9. Longworth, and Williamson, , China's Pastoral Region, p. 322. In this coniext Albert Chen writes: “the question of legal efficacy, or the gap between the law as stated in the statute book and actual behaviour on the part of officials and citizens, presents probably the most serious obstacle … of the Chinese legal system.” He cites the example of a study in Heilongjiang province where only 10% of all existing laws were being effectively implemented or enforced. See Chen, Albert Hung-yee, An introduction to the Legal System of the People's Republic of China (Hong Kong: Butterworths Asia, 1992), p. 92.

10. Dee Mack Williams argued that the discourse around the achievements and successes of national rangeland policy expresses “the environmental preferences and cultural biases of the Han Chinese” as opposed to nomadic, herders. According to him, “the status quo (of rangeland policy, P.H.) serves powerful political interests by reproducing a national discourse concerning the frontier that affirms fundamental assumptions about the accomplishments of the reform era, the benevolence of the Chinese state, and the superiority of Han civilization.” Williams has rightly drawn more attention to the role of the discourse in shaping Foucaultian power relations between Han Chinese and nomadic pastoralists. However, the formulation and implementation of rangeland policy is not a static but rather a dynamic arena in which various forces contend with each other over maintaining or changing the status quo. Moreover, as I will demonstrate, the legal and institutional context is an even greater factor in shaping the discourse of rangeland policy, apart from cultural, spatial and ecological preferences of Han Chinese. See Williams, Dee Mack, “The barbed walls of China: a contemporary grassland drama,” The Journal of Asian Studies, Vol. 55, No. 3 (08 1996), p. 687.

11. With his research on the Norwegian 1948 Housemaid Law, Vilhelm Aubert opened up a new area of research on “symbol laws” in the sociology of law. See also: Aubert, Vilhelm, “Some social functions of legislation,” Acta Sociologica, Vol. 10, Nos. 1–2 (1966), pp. 98121.

12. Aalders, Marius, Industrie, Milieu en Wetgeving: De Hinderwet tussen Symboliek en Effectiviteit (Industry, Environment and Legislation: The Nuisance Act between Symbolism and Effectivity), Ph.D. thesis (Amsterdam: Kobra, 1984), p. 13.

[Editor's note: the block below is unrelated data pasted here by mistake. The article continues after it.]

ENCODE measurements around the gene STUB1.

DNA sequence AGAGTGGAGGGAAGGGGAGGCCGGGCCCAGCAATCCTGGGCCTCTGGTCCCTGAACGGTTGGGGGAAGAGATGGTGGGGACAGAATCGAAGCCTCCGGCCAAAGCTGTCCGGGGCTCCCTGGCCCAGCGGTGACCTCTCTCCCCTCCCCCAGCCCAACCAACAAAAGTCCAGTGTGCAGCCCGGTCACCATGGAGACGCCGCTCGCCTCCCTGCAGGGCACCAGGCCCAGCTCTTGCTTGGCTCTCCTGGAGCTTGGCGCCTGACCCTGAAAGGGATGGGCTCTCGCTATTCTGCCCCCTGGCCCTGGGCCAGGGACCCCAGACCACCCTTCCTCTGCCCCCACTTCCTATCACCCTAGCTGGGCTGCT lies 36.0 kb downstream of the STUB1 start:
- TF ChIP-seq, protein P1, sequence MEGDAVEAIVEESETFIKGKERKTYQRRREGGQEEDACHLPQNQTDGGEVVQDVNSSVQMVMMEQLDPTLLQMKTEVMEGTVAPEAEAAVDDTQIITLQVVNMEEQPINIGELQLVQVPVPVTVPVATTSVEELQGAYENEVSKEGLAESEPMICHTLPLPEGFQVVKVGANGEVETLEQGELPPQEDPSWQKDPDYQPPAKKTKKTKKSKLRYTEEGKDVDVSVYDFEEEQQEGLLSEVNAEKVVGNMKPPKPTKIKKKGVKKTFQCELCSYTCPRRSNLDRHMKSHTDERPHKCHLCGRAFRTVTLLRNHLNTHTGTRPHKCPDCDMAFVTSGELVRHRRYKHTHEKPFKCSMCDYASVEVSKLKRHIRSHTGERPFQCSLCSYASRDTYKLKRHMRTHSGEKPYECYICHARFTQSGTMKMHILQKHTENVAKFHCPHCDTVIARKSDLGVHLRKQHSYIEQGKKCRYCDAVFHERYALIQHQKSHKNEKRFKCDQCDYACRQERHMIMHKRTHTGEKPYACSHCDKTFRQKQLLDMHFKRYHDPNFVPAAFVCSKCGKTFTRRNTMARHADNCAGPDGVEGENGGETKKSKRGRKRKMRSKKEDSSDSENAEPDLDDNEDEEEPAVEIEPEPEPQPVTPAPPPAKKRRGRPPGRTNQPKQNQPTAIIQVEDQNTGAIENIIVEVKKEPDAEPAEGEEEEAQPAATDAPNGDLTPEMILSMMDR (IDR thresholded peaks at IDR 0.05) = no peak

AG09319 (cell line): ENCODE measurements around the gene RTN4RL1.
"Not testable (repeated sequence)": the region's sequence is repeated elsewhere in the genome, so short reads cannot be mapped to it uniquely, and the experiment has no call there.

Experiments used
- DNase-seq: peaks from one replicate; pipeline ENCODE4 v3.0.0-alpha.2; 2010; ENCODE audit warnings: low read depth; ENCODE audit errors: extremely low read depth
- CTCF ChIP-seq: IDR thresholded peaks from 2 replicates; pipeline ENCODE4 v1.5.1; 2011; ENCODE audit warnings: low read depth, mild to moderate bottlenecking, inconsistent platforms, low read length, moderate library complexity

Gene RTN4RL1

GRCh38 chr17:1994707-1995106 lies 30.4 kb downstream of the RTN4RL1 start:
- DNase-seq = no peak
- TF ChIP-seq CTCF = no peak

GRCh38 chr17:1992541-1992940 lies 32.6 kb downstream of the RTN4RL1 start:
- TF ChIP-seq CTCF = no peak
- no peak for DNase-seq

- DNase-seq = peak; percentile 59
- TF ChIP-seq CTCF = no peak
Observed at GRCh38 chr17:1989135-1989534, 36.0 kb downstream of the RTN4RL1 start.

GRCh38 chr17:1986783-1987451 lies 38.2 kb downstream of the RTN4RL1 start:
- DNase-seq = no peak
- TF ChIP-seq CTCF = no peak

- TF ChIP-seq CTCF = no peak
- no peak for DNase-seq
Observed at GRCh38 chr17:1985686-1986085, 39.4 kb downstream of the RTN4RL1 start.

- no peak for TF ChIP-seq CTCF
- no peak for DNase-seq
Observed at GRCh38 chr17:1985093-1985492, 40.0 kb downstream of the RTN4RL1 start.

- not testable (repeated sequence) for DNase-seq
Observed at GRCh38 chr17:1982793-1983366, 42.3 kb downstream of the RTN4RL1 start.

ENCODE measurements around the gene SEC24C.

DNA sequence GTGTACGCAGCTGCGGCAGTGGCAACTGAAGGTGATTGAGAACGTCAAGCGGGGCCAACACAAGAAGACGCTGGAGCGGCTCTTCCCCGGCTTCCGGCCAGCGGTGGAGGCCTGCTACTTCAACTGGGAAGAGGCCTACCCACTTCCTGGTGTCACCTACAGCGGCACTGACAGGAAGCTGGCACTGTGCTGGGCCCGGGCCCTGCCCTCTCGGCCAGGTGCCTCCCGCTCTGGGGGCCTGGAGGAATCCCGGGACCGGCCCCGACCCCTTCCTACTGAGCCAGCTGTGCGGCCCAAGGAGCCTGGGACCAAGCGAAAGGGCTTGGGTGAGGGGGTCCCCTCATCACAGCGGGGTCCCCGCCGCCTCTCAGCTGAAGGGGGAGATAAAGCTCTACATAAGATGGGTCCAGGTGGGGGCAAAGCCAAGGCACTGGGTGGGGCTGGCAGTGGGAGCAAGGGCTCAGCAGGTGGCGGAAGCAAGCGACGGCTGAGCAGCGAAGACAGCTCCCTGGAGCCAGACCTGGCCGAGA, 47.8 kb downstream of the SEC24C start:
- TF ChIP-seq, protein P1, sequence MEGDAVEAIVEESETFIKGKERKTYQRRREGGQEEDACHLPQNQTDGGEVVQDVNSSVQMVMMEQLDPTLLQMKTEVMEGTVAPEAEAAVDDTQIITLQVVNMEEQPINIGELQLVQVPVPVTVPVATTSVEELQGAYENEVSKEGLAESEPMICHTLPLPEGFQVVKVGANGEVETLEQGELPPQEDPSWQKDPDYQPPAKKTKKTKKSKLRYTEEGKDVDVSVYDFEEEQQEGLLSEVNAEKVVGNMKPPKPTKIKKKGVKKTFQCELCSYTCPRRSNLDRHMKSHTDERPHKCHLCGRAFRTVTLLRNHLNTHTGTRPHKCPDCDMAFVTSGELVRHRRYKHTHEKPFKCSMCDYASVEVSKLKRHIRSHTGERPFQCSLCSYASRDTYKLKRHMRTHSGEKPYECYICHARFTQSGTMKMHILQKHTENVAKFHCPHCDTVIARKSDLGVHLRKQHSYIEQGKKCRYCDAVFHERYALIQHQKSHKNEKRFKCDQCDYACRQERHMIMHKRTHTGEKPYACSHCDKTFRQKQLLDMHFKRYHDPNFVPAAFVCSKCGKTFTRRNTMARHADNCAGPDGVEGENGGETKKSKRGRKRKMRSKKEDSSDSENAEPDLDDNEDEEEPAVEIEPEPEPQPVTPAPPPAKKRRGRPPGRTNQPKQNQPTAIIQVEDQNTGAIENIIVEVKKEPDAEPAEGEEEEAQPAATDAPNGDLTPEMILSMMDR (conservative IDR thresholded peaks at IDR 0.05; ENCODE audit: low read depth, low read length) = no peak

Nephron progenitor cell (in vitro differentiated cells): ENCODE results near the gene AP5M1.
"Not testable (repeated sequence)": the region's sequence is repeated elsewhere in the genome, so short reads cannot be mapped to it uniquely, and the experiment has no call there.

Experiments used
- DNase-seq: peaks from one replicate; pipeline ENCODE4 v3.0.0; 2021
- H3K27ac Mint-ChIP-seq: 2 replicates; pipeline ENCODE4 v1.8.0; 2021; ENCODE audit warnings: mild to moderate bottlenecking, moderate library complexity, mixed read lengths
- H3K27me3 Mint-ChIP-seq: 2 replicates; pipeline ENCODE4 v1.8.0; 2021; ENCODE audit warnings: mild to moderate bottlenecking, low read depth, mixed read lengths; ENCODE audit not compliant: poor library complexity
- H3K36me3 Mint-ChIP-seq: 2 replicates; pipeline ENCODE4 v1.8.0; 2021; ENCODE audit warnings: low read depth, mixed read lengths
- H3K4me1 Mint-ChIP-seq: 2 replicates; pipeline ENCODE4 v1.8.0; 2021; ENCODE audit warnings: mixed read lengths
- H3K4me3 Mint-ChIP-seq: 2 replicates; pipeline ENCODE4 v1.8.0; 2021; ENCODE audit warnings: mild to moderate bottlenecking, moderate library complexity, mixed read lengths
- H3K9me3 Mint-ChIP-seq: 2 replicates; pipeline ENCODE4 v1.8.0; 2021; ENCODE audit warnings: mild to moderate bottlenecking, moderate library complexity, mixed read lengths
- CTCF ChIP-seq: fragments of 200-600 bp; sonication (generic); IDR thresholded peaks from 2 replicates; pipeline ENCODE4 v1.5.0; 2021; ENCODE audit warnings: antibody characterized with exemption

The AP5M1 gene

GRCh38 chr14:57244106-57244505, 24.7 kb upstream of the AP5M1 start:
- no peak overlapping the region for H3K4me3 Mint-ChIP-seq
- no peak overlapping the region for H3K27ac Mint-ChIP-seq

13. In this article, I have used fixed designations for departments and offices at a given administrative level. I have used the term “department” (si/ju/ting) for any government body at the state and provincial level, while “section” (chu) corresponds to a state organ at the county level, and “bureau” (ke) is reserved for the township level.

14. See Ho, Peter, “China's rangelands under stress: a comparative study of pasture commons in Ningxia, P.R. China'sDevelopment and Change, Vol. 31, No. 2 (03 2000).

15. Zhongzhi, Xin (oral communication, 1996).

16. In the translation “owned by the people” has been consistently translated as “state-owned,” while “fixed” for guding has been left out of the translation. See: Nongyebu zhengce tigai faguisi (NZTFS) (ed.), Nongyefa quanshu (A Complete Edition of Agricultural Laws) (Beijing: Zhongguo nongye chubanshe, 1994), p. 685.

17. See Ba, Tu and Tai, Lin, Zhongguo caoyuan xumuye jingji fazhan gailun (General Discussion of China's Economic Development of Animal Husbandry and Pastoralism) (Beijing: Minzu chubanshe, 1993), p. 45.

18. Madsen, Richard, “The countryside under communism,” in MacFarquhar, Roderick and Fairbank, John K. (eds.), Cambridge History of China, The People's Republic, Part 2: Revolutions within the Chinese Revolution 1966–1982 (Cambridge: Cambridge University Press, 1991), p. 624; and Ningxia nongye hezuo jingji shiliao bianxiezu (NNHJSBZ) (ed.), Ningxia nongye hezuo jingji shiliao (Historical Material of the Co-operative Agricultural Economy of Ningxia), Vol. I (Yinchuan: Ningxia renmin chubanshe, 1988), pp. 50 and 98101.

19. In 1948, Wu Lanfu, at the time still provincial governor of Inner Mongolia (he would in later years rise to the central leadership), had declared that in all banners and leagues the herders had free grazing rights. This became the official policy for the pastoral regions in China. See Ba, Tu and Tai, Lin, General Discussion of Animal Husbandry, p. 48.